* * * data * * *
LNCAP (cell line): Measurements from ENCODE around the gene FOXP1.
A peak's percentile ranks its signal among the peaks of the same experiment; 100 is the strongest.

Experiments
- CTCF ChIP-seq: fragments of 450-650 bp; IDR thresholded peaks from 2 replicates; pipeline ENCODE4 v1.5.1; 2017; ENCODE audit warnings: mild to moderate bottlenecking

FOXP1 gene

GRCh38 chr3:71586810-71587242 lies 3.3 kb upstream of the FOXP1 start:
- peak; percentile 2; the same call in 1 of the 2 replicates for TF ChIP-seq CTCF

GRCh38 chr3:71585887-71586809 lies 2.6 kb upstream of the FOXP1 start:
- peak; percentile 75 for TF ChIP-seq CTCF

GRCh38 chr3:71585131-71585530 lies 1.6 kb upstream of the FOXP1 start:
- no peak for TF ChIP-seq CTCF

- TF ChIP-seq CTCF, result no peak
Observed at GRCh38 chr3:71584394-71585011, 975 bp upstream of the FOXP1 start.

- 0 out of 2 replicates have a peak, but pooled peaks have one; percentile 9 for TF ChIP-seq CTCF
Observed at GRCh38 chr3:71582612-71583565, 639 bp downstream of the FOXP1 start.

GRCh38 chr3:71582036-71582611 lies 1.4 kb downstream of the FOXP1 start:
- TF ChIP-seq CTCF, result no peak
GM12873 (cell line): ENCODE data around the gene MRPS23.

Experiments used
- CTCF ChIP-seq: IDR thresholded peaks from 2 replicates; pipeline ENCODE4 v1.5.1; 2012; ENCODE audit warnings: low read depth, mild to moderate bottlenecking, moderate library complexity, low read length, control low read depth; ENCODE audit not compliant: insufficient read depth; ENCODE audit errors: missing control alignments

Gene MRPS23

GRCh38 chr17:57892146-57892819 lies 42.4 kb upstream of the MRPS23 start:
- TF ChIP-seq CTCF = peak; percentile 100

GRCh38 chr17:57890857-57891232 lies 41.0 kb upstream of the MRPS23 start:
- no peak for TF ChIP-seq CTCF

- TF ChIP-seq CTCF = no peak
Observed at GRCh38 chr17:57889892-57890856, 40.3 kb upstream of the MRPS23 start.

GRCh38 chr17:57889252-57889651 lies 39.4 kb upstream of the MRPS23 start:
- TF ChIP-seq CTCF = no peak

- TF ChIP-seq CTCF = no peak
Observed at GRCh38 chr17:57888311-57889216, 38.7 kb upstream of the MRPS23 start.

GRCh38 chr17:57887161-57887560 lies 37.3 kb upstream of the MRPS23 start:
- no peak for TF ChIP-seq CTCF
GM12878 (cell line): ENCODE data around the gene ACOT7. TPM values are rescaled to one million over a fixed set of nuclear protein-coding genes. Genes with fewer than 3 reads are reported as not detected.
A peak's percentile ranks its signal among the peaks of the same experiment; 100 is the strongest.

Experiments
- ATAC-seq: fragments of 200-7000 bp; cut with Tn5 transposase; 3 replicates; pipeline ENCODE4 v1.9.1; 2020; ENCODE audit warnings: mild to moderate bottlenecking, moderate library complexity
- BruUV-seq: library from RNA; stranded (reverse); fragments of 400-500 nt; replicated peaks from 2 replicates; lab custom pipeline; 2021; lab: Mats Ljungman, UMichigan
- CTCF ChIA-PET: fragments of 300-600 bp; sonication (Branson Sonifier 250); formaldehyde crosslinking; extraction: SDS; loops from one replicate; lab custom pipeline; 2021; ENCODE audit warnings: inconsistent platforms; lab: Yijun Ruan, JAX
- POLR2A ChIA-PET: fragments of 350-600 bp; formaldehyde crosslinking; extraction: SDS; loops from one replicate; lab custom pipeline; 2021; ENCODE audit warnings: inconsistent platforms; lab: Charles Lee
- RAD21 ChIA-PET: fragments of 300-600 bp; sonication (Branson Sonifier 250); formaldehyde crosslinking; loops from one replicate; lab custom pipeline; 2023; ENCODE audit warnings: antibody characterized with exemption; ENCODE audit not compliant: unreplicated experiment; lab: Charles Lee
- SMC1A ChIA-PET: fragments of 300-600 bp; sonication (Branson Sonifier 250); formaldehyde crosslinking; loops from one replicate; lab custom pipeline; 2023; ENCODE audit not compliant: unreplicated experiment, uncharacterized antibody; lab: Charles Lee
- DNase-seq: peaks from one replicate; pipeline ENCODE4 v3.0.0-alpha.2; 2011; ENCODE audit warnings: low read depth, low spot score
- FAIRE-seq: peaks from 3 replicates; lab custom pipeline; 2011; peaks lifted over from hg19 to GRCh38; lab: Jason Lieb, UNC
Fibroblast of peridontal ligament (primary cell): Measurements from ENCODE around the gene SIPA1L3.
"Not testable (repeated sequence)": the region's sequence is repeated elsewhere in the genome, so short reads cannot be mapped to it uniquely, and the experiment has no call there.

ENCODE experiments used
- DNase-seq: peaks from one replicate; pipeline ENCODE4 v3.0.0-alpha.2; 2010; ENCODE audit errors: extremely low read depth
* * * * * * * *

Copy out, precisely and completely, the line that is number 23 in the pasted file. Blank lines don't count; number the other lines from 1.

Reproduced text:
- TF ChIP-seq CTCF = peak; percentile 100